The Long Story of Getting Brent his Driver’s License

This is the story of getting Brent a driver’s license over the past two-and-a-half-years. Brent is mildly handicapped – he has Cerebral Palsey and walks with hand crutches/canes – so getting him a driver’s license was a bit more complex than for a typical person.

Of course we started out with little information about the process and rules with which we were dealing and so we kind of figured it out as we went along. We started out working with Michigan Rehabilitation Services. MRS is supposed to be an advocate for handicapped individuals and we thought that they could help us navigate through the process. Also MRS would possibly help with the financial aspects of converting a car, and paying for special driver’s education services.

It always took a very long time to get a meeting scheduled with MRS and there was a lot of staff turnover so far too often we end up starting over telling the whole story from scratch. MRS seems obsessed with coming up with “life plans” for their clients instead of just helping where help is needed. So when we started talking about Brent’s license they wanted us to take an assessment for his driving capabilities in order to form a plan.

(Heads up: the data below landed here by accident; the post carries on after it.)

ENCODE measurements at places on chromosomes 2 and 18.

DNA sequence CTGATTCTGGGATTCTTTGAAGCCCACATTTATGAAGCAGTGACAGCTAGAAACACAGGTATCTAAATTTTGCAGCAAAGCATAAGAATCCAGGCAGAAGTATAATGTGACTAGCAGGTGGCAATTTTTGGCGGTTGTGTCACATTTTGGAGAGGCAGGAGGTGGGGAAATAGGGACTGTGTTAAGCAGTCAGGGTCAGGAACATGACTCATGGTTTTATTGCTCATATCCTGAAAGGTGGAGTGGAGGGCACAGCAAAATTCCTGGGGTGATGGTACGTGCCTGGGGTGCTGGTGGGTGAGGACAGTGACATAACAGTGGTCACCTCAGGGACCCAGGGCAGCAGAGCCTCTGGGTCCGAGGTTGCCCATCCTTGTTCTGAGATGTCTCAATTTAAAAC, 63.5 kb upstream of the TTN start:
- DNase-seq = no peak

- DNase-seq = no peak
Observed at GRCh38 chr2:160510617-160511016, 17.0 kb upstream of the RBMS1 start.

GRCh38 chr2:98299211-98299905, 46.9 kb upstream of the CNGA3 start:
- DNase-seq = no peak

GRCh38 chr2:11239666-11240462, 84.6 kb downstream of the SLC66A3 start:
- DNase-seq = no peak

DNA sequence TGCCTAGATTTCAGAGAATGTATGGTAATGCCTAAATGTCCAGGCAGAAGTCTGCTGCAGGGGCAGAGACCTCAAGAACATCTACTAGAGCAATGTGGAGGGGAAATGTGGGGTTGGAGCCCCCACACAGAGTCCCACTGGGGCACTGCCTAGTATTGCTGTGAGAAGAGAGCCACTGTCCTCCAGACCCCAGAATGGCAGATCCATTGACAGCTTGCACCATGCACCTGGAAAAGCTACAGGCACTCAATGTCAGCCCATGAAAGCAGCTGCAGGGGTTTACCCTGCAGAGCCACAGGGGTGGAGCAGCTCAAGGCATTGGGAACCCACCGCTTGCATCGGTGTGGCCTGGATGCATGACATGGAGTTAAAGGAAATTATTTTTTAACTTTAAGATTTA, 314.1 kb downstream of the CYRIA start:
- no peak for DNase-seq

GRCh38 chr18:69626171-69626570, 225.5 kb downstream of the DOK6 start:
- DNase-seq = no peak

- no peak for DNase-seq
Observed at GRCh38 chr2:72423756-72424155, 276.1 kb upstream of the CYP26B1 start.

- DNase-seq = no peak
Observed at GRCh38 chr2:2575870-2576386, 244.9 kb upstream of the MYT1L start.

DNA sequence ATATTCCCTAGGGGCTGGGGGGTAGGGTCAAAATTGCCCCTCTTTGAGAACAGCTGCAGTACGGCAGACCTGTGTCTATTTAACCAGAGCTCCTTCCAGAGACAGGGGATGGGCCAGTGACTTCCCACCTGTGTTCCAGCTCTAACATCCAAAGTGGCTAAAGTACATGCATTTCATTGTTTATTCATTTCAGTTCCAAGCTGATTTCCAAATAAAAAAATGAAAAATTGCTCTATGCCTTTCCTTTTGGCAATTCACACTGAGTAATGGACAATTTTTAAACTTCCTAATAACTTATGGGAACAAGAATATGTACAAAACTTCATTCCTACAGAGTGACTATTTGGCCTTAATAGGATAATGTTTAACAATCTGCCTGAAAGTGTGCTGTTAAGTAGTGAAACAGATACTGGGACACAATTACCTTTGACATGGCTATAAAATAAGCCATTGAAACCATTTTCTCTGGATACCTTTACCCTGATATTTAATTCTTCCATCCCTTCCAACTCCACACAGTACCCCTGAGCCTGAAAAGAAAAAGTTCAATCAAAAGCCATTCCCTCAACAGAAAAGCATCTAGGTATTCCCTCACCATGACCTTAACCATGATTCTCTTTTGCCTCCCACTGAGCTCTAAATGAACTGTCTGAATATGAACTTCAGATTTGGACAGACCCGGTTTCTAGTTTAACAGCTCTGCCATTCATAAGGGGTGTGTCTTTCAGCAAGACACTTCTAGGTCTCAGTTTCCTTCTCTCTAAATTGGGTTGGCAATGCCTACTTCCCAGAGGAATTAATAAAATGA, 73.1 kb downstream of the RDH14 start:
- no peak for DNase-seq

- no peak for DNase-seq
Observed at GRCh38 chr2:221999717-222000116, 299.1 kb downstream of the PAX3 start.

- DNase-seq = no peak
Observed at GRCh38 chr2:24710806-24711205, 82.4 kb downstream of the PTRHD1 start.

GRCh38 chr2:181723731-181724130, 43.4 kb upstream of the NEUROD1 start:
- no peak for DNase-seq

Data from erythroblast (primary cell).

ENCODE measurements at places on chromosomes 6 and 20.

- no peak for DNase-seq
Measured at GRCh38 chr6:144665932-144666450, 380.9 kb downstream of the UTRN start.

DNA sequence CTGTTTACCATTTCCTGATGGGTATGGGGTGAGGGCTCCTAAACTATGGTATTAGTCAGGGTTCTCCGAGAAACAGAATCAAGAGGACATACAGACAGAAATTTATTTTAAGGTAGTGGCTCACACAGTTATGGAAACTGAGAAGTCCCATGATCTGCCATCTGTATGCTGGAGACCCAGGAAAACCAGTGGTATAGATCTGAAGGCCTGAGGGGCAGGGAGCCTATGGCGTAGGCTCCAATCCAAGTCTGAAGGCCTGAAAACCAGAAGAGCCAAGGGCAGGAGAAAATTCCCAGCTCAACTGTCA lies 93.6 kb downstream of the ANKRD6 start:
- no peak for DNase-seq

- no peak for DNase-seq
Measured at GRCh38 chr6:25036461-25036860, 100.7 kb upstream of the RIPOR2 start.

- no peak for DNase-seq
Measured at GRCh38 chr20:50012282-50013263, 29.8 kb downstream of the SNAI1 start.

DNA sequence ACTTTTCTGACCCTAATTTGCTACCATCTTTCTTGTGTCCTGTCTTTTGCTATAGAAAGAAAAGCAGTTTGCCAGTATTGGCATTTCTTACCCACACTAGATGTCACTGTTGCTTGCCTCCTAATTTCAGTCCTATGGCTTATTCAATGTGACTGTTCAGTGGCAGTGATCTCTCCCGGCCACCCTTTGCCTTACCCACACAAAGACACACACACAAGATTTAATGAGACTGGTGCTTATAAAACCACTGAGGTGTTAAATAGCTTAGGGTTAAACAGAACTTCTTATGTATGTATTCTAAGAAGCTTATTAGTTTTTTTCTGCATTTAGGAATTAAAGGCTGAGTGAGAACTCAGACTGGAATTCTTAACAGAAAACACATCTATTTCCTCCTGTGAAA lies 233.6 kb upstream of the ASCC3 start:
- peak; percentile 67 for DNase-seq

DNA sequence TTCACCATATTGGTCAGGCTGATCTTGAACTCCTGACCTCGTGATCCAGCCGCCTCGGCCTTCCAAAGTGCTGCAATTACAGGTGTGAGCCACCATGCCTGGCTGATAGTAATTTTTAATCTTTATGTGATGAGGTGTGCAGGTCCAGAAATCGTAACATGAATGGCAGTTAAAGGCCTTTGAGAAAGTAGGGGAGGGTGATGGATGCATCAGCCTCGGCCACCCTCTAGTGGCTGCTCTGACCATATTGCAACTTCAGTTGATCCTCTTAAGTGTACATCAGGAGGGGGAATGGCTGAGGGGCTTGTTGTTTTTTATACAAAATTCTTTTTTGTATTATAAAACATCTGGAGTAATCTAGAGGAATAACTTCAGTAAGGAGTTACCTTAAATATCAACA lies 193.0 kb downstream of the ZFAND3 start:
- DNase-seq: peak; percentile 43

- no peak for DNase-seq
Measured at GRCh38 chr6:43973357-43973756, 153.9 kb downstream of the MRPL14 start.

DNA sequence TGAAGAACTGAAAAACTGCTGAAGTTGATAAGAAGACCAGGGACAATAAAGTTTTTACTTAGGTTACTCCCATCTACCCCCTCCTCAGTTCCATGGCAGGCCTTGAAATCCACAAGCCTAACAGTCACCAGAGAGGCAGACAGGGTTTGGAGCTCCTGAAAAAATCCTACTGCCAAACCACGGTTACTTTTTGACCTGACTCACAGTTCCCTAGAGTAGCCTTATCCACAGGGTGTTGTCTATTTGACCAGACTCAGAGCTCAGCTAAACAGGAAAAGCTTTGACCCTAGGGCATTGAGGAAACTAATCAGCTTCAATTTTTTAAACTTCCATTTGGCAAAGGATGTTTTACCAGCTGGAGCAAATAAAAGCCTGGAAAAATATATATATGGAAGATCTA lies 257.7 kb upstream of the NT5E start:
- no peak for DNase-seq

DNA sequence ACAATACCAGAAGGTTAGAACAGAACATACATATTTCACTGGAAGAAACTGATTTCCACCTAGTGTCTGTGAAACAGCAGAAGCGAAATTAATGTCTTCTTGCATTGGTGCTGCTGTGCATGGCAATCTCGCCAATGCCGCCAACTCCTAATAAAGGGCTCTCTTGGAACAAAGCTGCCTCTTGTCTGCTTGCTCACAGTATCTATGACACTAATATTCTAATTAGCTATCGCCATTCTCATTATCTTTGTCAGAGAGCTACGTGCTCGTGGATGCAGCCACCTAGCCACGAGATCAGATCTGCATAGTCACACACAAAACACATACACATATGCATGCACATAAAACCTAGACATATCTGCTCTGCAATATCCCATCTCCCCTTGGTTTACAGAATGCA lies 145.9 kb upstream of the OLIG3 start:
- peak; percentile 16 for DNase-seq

So we took Brent to an assessment of his driving abilities by a local company. They ran Brent through a battery of tests for vision, reaction time, and night vision. He did surprisingly well – his reaction time for both his legs was acceptable and his corrected vision was OK – he had a little color blindness but it was within acceptable limits for driving. The only thing that he “failed” was a test of visual multi-tasking. It was a computer “game” with pastel colored blocks moving across the screen from right to left and left to right. Brent was supposed to hit the space bar whenever a robin’s egg blue square crossed the center. It was kind of like Guitar Hero” which Brent plays in expert mode. Brent missed a few squares – here and there – I could not tell if it was because the colors of the squares were all too close (all pastels) or if he just did not understand the game.